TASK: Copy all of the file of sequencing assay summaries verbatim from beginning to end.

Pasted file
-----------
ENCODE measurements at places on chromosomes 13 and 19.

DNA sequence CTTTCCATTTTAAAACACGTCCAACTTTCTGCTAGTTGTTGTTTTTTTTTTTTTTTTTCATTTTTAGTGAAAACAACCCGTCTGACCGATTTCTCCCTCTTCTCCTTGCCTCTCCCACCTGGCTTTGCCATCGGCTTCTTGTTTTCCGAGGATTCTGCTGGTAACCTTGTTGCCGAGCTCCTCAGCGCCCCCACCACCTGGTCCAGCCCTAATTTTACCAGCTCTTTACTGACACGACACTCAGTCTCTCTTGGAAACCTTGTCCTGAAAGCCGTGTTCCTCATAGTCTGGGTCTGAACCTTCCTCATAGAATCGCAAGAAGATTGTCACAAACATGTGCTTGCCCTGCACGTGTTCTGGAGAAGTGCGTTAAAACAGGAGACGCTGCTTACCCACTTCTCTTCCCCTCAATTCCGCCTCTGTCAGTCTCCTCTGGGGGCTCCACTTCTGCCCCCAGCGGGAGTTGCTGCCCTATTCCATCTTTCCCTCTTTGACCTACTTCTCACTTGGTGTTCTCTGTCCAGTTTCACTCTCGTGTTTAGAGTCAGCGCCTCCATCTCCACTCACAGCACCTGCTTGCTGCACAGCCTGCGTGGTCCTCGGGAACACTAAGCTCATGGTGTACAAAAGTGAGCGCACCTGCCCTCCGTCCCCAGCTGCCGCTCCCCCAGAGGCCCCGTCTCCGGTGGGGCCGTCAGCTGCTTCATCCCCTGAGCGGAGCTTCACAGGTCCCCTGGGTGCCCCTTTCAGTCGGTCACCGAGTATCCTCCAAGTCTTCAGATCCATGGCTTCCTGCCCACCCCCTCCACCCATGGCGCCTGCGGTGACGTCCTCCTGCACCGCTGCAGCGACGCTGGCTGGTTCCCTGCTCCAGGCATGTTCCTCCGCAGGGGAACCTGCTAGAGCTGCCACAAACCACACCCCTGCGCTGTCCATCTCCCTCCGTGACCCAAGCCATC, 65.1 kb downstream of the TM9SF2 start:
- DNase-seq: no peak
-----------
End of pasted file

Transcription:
ENCODE measurements at places on chromosomes 13 and 19.

DNA sequence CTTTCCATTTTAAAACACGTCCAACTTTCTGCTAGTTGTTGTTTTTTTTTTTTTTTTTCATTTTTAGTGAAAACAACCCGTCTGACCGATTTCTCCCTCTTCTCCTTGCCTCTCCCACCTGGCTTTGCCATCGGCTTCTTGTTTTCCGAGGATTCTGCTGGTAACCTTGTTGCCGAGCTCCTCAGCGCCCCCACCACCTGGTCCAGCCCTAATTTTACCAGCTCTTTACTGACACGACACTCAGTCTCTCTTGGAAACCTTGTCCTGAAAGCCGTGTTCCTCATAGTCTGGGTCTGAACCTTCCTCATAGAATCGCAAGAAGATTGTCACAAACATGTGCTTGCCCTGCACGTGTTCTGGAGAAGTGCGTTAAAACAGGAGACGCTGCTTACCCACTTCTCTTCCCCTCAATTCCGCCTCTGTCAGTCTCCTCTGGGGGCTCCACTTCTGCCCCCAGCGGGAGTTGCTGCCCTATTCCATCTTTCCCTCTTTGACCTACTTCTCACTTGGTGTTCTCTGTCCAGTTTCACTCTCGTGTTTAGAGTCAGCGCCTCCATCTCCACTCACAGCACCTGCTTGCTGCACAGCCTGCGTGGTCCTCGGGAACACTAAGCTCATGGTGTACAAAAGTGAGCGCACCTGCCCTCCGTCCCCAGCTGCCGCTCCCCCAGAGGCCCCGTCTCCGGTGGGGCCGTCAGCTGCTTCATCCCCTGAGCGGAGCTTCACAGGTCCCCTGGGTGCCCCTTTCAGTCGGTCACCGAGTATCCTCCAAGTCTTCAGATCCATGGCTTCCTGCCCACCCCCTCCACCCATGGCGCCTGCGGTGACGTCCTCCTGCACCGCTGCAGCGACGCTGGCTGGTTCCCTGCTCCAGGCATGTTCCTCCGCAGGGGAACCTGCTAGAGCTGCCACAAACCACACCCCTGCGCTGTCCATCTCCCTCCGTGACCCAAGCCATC, 65.1 kb downstream of the TM9SF2 start:
- DNase-seq: no peak